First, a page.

If you’re working in a large firm maybe it’s just takes a while to get things moving. You could be an ‘Oil Tanker’ and pretty sluggish, and from the inside you know that it’s not worth pushing too much – if there are too many waves of innovation one after the other maybe none of them will stick. Maybe you’ve got to pick fights – after all innovation isn’t just about technology or ideas or new markets it’s actually about embedding change inside the organisation. Change can be hard and so maybe it’s reasonable that innovation can go too far if it is too disorienting in some organisational cultures.

In high-growth SMEs innovation is a very different kettle of fish. Firms are known to be flexible and agile – directly promoting this as their key strength. One of the people I’ve interviewed recently made a big point of this and he emphasises with his team that, whilst they have a clear strategy and a clear purpose and they never take their eye off the customer’s requirements; they can also turn on a dime and they are permitted to explore new avenues. After all why be an SME if you can’t be flexible and aggressive.

But again in this environment innovation could go to far. Too much ambition and to much drive can lead to burnout. It’s definitely the case that people in small businesses have a different ‘gene pool’ to those people that fit comfortably in larger firms – but everybody at some point will get low on energy and feel disoriented from an innovation too far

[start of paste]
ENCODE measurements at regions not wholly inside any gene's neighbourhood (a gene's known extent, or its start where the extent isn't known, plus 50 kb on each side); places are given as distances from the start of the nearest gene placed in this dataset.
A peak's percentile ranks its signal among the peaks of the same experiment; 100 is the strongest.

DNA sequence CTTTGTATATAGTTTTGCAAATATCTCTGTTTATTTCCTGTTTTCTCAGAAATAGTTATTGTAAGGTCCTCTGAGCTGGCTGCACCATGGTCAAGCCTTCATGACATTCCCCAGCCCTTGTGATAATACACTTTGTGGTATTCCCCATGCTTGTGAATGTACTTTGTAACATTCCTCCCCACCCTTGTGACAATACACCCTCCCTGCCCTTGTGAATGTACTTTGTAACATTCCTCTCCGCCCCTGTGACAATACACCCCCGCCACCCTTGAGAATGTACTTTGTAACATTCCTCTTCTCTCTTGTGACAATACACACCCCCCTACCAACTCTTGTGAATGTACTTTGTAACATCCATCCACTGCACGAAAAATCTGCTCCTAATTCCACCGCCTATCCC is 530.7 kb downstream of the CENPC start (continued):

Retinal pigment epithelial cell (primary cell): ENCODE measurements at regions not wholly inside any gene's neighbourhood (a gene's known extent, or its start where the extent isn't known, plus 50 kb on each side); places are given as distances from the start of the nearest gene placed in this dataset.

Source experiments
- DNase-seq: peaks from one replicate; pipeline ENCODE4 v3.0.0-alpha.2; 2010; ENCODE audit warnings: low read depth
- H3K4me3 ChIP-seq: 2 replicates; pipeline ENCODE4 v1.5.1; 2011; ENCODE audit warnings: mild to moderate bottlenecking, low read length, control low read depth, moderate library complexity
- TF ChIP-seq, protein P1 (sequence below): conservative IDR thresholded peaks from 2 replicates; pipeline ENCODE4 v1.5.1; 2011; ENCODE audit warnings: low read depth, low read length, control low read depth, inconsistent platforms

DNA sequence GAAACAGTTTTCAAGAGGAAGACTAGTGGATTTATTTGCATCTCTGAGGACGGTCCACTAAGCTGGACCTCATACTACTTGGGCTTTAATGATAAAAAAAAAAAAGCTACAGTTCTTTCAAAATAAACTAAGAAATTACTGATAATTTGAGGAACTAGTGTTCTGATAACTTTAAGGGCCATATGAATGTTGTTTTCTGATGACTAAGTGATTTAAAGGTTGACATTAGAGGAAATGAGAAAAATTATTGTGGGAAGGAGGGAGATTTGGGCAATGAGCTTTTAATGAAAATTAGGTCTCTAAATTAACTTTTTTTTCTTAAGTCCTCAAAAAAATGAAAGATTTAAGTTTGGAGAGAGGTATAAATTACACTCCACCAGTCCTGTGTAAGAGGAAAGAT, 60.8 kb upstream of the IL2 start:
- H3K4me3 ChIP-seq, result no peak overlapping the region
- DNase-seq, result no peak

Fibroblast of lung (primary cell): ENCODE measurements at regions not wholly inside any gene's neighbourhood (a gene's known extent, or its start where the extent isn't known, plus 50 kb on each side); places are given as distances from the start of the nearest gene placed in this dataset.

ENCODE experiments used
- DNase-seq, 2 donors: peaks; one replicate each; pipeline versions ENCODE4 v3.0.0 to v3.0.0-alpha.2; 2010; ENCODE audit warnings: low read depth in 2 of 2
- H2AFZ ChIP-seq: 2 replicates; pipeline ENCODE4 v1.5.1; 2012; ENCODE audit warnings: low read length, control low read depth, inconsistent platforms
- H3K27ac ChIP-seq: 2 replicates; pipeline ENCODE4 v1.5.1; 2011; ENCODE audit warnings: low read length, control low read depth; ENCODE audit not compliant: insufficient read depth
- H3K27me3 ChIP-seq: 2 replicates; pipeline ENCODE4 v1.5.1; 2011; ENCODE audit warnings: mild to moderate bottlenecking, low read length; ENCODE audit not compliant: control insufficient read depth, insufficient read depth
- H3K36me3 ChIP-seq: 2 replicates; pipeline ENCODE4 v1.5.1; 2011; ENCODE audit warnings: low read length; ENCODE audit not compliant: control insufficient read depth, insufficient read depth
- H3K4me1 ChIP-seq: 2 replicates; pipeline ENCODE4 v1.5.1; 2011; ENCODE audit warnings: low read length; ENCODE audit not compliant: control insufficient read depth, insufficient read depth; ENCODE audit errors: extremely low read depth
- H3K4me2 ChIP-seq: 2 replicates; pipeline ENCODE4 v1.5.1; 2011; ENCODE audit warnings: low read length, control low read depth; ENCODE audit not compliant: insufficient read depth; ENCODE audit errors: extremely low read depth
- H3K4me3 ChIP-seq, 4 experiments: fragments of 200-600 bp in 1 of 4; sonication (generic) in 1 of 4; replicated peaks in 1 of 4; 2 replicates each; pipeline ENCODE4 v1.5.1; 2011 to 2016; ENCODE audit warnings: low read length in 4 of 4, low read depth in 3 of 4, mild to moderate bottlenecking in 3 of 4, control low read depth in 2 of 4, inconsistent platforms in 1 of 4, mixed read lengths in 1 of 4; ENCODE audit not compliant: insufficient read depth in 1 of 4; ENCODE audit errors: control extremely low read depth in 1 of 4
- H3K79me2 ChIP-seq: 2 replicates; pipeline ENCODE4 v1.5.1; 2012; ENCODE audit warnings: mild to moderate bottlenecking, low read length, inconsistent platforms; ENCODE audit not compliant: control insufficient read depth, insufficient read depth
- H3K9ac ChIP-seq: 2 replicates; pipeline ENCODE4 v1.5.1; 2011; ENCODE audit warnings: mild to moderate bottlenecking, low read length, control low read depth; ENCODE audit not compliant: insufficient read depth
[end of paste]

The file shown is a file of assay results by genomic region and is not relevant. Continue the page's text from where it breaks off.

An Innovation Too Far?

When I heard about the stool story from my Innovation Wizard in Oxfordshire I got thinking how it offered 3 dimensions that might help us view when innovation is too far. Clearly the Wizard didn’t want to move all 3 legs. Change in any of these ‘legs’ brings a degree of risk that needs to be assessed – trying to get all 3 to move at the same time is just one innovation step too far.

I also think the analogy of the stool can be stretched one step further. May be the height of the stool correlates of just how ambitious you’re being. Is the stool too high for people to get on? Have you reached too high and can people still believe in what you’re trying to achieve?

Also stools can be pretty uncomfortable things. You need to take people with you on an innovation journey.Is the change too much? Do you still have the backing of everybody in the company? Are other stakeholders still on board your stool?